KINGSTON, Nov. 15 – When Emma Montague longs for the green fields of England, she looks up, not to the spread-out sky, but to a ceiling in the Memorial Union at URI.
There, hanging 20 feet above her in the atrium, is the British flag, a reminder that she is home, even though she’s really thousands of miles away on a leafy college campus in Kingston.
“It’s great," said Montague, admiring her red and blue Union Jack. “I love it. The flag shows how committed the University is to international students."
The British flag and 98 others from different countries were unveiled yesterday in a spirited ceremony to celebrate the University’s thriving international students.
The display, in the atrium by student organization offices, was impressive. Each flag represented a past or current URI student. That meant flags from Albania, Bangladesh, Cambodia, Honduras, Iceland, Korea, Latvia, Myanmar, Pakistan, Senegal, Tonga, Uganda, Venezuela, Zimbabwe and more.
“It’s a great idea," said President David M. Dooley, as he stood behind a podium not far from the Latvian, Lebanese, and Liberian flags. “It’s a great moment for the University of Rhode Island, to acknowledge and celebrate the international diversity that’s part of our community."
The flags are part of a push by Dooley to not only attract international students, but also embrace them after they arrive. One of Dooley’s goals is to make the campus more international to prepare students for a global economy.
Students sense a change.
“Six years ago, when I was a freshman, I never thought I would be here today, walking through the union and seeing my flag," said Alice Odhiambo, who came to URI from Kenya in 2007. “I love it. URI is showing who I am and where I’m from."
Odhiambo, who earned her undergraduate degree in 2011 and is working on her master’s in communication, is one of five members of her family to attend the University. Her mother and uncles are also URI alumni. Seeing her flag, she said, is enormously comforting.
“The University is not just a school for me," she said. “It’s like a second home."
The flags were the idea of Joe Berardi, the union’s building services coordinator, Sheri Davis, the union’s marketing and scheduling coordinator, Brenda Celonia, owner of Total Image, a hair salon on the union’s first floor, and others who want to spruce up the union to give it a less-institutional feel. The group is also considering renovating an empty room next to the salon and putting café tables and chairs on a grassy area outside the union.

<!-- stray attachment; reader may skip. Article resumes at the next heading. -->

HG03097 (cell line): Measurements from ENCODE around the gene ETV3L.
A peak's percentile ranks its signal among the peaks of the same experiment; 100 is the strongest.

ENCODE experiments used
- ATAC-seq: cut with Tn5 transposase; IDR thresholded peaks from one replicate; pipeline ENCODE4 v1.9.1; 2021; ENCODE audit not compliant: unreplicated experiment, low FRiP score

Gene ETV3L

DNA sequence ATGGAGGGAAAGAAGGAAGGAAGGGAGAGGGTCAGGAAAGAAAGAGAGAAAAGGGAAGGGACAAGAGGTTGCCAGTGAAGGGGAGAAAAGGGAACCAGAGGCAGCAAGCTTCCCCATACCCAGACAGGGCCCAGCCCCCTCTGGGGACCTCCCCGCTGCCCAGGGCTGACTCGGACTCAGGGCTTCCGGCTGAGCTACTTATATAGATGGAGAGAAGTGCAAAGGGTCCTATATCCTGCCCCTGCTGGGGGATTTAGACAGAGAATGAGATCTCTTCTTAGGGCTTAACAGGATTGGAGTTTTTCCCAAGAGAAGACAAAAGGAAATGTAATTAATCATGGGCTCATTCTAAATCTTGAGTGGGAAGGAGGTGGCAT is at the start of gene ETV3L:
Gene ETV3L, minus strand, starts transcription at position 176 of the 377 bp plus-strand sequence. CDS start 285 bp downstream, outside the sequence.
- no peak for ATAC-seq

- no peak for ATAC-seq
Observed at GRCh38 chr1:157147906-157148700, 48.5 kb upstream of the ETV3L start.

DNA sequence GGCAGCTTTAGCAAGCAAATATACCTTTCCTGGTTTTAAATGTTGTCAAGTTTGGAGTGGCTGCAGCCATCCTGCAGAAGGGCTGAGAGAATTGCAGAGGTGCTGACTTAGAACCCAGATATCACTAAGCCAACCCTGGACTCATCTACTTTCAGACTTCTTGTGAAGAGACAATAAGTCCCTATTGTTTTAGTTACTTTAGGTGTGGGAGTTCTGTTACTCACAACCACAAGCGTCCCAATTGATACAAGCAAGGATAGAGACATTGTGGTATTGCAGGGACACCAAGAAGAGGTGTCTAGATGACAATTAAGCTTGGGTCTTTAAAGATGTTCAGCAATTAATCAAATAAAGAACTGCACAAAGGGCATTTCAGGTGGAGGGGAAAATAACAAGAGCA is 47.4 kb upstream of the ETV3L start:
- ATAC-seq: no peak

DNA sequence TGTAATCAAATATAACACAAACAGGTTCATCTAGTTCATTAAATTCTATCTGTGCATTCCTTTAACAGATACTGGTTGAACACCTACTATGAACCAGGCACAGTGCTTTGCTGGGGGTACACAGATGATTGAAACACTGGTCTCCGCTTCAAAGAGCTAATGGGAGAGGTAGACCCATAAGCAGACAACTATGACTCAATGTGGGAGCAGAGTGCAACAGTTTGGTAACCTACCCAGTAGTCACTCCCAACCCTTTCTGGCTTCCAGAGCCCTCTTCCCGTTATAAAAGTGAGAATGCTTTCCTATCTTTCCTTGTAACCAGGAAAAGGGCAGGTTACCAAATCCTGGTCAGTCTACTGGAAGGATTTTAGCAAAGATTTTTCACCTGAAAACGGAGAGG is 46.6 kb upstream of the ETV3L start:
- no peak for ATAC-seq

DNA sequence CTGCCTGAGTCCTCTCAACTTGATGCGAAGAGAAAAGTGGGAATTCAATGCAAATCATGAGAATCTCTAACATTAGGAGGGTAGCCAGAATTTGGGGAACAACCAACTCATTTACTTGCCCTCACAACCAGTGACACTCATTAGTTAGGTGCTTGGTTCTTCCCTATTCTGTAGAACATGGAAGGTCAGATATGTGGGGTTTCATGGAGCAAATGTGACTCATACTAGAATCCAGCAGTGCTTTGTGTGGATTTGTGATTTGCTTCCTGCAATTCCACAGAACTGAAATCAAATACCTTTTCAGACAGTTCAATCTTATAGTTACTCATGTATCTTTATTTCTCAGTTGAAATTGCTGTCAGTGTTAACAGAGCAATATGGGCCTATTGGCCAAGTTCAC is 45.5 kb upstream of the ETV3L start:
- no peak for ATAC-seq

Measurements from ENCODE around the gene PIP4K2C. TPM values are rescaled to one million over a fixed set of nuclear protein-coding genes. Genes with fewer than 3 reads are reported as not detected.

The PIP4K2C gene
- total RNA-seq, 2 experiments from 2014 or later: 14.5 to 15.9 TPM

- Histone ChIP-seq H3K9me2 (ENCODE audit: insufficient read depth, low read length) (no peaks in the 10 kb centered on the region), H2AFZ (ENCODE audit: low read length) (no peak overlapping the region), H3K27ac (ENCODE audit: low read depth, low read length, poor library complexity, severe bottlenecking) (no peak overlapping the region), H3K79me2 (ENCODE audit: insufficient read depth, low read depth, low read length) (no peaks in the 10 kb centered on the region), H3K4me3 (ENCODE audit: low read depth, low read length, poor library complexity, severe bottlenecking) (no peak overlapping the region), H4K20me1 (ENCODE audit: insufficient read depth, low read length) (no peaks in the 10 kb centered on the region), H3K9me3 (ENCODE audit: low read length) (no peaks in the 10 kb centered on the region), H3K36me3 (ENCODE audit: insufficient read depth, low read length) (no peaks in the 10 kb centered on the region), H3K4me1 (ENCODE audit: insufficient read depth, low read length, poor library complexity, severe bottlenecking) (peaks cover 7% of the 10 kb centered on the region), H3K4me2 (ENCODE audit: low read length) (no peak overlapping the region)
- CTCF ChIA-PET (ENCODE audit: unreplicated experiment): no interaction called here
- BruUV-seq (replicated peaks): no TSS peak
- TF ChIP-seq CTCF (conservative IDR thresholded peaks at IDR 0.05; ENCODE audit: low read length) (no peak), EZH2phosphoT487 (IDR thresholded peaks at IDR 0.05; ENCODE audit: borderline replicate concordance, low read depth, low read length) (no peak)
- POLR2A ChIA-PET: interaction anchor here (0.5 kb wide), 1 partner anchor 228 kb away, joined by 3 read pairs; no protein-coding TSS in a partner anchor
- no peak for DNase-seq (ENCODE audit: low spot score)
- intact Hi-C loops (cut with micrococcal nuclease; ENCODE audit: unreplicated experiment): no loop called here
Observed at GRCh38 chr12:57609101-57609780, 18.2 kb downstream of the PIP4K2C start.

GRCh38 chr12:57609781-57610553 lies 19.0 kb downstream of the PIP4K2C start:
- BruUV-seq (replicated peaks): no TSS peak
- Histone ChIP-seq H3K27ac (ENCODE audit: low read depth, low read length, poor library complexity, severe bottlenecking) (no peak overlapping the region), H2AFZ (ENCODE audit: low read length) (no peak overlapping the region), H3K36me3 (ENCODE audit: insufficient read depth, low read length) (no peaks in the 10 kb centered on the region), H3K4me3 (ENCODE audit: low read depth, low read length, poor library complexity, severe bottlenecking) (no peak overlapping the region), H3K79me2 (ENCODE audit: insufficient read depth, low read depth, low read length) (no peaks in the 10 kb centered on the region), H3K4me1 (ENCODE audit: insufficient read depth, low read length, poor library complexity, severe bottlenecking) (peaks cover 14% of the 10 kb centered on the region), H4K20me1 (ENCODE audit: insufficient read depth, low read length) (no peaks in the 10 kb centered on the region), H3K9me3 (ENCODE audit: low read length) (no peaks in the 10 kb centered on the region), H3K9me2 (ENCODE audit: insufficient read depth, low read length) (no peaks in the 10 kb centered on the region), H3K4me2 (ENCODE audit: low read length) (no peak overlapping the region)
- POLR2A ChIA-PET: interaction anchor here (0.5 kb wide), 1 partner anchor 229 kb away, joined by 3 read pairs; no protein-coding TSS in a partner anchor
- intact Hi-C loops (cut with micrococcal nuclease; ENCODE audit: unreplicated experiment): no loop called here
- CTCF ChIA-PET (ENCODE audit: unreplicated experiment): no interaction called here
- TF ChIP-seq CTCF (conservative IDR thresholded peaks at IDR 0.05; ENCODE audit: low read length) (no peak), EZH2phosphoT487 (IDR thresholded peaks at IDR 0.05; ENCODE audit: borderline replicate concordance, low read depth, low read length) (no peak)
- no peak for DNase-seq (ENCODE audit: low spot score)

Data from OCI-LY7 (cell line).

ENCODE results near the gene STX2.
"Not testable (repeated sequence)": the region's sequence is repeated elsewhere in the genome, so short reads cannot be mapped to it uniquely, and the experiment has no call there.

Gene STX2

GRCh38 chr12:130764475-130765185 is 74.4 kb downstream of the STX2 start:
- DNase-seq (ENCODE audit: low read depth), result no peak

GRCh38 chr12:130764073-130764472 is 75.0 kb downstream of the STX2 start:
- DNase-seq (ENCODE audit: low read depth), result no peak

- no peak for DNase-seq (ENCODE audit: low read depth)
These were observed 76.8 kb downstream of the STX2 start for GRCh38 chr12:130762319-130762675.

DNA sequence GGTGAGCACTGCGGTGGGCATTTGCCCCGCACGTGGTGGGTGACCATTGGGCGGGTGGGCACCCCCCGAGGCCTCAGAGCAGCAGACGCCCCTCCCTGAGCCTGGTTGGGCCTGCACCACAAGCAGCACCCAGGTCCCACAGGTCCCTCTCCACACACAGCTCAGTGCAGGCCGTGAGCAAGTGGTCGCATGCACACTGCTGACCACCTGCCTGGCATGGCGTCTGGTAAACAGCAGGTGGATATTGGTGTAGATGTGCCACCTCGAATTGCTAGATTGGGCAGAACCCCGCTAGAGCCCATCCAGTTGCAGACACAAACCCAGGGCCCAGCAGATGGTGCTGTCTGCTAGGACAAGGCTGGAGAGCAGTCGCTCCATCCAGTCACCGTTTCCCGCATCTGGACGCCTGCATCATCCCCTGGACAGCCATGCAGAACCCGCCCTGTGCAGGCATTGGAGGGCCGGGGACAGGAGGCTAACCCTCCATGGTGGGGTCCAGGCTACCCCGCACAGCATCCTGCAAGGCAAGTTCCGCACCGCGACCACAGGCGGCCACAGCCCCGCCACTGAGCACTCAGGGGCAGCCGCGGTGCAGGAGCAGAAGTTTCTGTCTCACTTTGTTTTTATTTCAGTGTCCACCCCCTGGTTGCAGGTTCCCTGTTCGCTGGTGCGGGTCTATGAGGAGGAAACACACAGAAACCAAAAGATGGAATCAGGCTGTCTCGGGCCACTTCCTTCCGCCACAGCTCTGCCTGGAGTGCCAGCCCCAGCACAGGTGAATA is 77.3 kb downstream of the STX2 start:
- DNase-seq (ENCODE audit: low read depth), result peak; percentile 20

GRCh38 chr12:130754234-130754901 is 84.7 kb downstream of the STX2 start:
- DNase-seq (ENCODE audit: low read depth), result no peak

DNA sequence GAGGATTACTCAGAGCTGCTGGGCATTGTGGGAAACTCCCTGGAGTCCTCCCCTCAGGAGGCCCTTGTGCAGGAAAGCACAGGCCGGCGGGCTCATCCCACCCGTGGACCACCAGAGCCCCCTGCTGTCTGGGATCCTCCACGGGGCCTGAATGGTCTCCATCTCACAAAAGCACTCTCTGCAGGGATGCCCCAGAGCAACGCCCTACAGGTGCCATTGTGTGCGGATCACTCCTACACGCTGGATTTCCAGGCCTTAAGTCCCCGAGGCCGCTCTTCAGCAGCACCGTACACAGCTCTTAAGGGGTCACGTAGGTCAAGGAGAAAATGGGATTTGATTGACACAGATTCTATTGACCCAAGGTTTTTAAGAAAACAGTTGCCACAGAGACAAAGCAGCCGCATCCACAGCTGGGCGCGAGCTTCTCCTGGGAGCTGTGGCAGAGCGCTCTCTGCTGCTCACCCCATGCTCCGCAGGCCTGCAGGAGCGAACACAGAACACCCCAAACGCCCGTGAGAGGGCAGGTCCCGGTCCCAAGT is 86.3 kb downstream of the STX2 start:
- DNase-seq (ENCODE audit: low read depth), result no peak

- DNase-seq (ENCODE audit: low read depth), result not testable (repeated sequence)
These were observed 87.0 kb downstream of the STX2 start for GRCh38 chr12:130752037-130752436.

“I’m thrilled with the changes," said Celonia. “I’ve seen this building over the past 25 years change for the better. I have so many international students as clients now I don’t have to travel all over the world. They come to me."
The display is colorful and whimsical. It also includes a clock with five time zones: United States; London; Hong Kong; Tokyo, and Sydney. Berardi hopes to install a sign that says “International Atrium" in different languages.
Montague, who is getting her master’s in College Student Personnel, was lured from her hometown of Suffolk, England, to the URI campus by Bruce Hamilton, the union’s director, during a conference they both attended in Britain. She had an interest in student affairs, and he persuaded her that URI would be a good fit.
He was right.
“International students brings a rich culture to the University," Montague said. “This display is a huge step. Having something very visual like this communicates a good message."
Now that message of inclusion is out in the open, for all to see.
“Usually, all the international students are kind of hidden," said Lennart Kleinfeldt, a native of Germany who is getting his master’s in chemical engineering. “When you walk around campus, you don’t see this variety. Here, it’s nicely shown."
International students who don’t find their flags, can call Berardi to put in requests. He will happily oblige. There’s plenty of room for more.
Graduate student Alice Odhiambo (left) and URI's Vice President of Community Equity and Diversity Naomi Thompson show the flag of Kenya.
Photo by Nora Lewis